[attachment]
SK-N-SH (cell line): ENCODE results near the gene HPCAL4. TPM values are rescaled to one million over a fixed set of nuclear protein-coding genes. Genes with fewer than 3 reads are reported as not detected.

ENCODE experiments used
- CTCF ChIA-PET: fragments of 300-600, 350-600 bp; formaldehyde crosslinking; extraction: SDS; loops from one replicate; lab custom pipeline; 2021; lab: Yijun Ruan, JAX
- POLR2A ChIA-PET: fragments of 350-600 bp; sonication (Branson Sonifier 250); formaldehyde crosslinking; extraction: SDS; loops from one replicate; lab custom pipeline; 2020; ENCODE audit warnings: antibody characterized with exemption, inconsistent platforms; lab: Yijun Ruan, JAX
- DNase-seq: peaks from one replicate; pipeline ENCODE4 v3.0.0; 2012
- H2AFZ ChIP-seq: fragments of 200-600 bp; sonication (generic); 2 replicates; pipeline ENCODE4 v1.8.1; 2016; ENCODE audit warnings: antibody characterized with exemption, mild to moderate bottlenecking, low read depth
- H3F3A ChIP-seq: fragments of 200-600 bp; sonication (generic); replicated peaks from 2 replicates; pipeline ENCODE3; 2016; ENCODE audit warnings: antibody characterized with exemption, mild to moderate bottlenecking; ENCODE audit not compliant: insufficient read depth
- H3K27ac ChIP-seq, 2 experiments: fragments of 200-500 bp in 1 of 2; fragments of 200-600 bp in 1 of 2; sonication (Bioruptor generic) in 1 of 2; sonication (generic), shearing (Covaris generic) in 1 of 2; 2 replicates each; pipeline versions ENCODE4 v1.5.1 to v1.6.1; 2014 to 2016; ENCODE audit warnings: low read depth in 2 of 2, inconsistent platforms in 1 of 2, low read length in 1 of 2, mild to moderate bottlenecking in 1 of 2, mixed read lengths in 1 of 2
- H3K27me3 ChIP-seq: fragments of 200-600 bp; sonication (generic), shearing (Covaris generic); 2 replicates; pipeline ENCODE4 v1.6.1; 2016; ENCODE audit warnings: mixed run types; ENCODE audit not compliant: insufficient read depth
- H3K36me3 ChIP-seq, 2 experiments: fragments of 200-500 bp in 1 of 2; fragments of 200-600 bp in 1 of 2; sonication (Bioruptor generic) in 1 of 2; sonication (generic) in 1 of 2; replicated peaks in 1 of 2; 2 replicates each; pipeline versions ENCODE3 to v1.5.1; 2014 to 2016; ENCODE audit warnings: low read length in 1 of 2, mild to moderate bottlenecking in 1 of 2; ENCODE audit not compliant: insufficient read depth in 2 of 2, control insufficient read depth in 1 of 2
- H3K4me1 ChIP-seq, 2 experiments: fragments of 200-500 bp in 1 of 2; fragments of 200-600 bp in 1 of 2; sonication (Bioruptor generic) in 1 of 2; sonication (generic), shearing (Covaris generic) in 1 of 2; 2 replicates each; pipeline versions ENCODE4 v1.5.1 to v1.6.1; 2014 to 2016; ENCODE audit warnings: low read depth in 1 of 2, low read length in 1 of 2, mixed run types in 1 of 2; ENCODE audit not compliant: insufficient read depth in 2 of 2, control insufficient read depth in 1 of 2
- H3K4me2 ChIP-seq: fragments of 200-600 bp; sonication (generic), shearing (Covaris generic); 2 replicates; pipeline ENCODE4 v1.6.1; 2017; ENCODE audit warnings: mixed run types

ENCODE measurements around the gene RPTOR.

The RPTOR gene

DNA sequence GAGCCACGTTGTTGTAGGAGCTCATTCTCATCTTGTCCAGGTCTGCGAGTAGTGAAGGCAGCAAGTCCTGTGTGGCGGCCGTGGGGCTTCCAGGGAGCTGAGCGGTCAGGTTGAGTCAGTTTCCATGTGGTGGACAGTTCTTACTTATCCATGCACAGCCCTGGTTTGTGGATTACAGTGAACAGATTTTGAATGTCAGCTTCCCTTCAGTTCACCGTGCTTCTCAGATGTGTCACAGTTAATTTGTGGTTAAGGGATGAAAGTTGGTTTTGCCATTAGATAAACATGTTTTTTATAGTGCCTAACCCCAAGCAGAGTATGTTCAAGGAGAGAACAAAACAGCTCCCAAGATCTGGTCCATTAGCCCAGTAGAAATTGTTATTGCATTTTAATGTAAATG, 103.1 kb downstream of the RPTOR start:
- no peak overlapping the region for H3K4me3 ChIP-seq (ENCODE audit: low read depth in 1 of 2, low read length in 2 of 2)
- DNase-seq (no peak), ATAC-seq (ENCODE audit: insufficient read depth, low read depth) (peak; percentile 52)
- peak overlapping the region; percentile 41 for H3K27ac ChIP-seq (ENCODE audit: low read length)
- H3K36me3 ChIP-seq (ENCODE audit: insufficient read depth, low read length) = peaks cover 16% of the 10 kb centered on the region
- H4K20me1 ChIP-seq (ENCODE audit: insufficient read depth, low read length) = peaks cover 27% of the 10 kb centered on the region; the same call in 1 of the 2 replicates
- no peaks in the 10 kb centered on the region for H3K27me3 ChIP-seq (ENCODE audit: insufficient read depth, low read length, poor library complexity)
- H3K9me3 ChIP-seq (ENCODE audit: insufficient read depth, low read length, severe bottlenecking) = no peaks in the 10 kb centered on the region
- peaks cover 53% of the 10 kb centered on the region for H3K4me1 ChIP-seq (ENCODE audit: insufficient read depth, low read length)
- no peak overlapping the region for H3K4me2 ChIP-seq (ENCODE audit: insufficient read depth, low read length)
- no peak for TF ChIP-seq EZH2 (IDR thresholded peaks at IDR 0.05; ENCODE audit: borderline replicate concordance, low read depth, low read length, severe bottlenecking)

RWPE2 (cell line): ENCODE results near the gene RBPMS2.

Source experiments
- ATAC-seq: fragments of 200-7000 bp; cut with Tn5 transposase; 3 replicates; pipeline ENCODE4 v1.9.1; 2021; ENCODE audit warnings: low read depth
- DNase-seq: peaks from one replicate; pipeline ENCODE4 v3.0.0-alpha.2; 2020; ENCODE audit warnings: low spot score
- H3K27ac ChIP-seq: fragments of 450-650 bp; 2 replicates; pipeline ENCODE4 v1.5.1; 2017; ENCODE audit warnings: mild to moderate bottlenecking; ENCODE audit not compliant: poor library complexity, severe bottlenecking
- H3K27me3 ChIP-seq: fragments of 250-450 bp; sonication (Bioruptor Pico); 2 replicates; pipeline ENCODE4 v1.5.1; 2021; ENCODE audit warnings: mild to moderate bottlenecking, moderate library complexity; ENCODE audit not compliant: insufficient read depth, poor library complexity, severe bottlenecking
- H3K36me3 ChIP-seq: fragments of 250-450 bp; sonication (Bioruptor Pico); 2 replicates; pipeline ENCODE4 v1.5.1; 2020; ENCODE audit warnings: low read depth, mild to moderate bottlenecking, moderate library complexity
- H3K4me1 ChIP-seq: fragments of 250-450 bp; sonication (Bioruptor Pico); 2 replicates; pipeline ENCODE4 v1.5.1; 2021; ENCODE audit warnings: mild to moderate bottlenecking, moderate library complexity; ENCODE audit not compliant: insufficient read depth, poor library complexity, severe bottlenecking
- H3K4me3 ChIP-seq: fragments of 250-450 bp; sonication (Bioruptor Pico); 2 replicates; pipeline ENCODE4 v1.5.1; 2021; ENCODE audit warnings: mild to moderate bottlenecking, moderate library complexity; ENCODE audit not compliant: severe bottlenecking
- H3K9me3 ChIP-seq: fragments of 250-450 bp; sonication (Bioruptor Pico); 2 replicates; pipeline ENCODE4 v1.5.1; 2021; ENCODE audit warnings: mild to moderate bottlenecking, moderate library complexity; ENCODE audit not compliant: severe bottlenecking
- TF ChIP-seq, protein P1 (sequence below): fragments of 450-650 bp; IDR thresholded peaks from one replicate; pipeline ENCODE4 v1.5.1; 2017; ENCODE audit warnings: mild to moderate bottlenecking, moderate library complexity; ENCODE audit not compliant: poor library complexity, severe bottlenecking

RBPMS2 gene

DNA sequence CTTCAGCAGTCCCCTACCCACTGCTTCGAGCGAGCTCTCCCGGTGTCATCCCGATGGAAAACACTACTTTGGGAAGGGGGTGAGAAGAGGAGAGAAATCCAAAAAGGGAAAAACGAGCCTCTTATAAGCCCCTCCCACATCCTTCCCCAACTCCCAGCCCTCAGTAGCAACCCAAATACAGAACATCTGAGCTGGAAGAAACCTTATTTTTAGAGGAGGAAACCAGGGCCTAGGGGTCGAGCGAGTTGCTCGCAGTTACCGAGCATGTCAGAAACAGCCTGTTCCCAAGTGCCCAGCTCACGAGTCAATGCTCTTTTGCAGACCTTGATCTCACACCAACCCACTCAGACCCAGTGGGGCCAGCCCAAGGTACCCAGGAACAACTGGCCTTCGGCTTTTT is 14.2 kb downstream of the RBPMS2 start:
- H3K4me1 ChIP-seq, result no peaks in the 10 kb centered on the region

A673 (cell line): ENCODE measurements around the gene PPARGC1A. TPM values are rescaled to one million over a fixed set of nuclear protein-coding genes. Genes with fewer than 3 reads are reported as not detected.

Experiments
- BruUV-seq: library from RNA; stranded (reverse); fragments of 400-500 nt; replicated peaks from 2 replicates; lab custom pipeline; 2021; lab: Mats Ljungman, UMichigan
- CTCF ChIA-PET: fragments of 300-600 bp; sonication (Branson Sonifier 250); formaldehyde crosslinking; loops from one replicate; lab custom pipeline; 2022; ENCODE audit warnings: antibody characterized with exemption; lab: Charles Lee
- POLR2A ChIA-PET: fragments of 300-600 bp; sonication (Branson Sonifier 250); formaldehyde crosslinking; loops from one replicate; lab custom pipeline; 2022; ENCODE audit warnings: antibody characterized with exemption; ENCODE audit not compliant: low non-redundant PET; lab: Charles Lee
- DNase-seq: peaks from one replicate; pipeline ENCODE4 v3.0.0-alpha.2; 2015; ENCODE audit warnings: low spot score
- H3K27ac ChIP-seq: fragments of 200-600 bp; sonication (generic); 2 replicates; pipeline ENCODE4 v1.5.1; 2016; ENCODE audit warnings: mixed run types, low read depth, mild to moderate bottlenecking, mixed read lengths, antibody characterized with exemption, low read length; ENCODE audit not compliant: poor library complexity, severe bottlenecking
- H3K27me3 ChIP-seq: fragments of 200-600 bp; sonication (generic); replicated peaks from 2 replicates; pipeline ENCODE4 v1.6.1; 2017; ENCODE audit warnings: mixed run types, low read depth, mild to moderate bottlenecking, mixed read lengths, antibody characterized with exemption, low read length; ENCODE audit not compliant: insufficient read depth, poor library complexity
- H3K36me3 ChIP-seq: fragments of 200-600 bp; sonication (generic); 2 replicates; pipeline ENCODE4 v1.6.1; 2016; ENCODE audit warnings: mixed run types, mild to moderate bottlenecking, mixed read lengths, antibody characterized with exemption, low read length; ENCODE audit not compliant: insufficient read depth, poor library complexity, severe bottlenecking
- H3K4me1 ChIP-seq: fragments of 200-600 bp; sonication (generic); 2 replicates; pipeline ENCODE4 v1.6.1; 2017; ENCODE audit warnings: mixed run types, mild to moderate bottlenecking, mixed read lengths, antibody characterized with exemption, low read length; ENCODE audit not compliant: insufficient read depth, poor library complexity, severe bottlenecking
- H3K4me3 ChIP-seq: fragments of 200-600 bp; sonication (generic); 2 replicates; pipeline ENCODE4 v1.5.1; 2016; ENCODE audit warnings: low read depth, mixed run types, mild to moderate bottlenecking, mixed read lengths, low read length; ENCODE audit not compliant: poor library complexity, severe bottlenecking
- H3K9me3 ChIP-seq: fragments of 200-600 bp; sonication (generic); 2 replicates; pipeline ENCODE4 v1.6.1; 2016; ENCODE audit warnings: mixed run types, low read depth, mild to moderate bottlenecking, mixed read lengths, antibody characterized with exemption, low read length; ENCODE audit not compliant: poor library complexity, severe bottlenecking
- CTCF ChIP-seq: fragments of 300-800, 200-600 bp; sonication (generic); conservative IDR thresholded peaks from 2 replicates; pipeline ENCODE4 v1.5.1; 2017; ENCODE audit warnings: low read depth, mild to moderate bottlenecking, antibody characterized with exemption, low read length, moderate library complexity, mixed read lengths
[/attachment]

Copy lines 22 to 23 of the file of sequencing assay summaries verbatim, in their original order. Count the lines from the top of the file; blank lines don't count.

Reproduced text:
- H3K9me3 ChIP-seq (ENCODE audit: insufficient read depth, low read length, severe bottlenecking) = no peaks in the 10 kb centered on the region
- peaks cover 53% of the 10 kb centered on the region for H3K4me1 ChIP-seq (ENCODE audit: insufficient read depth, low read length)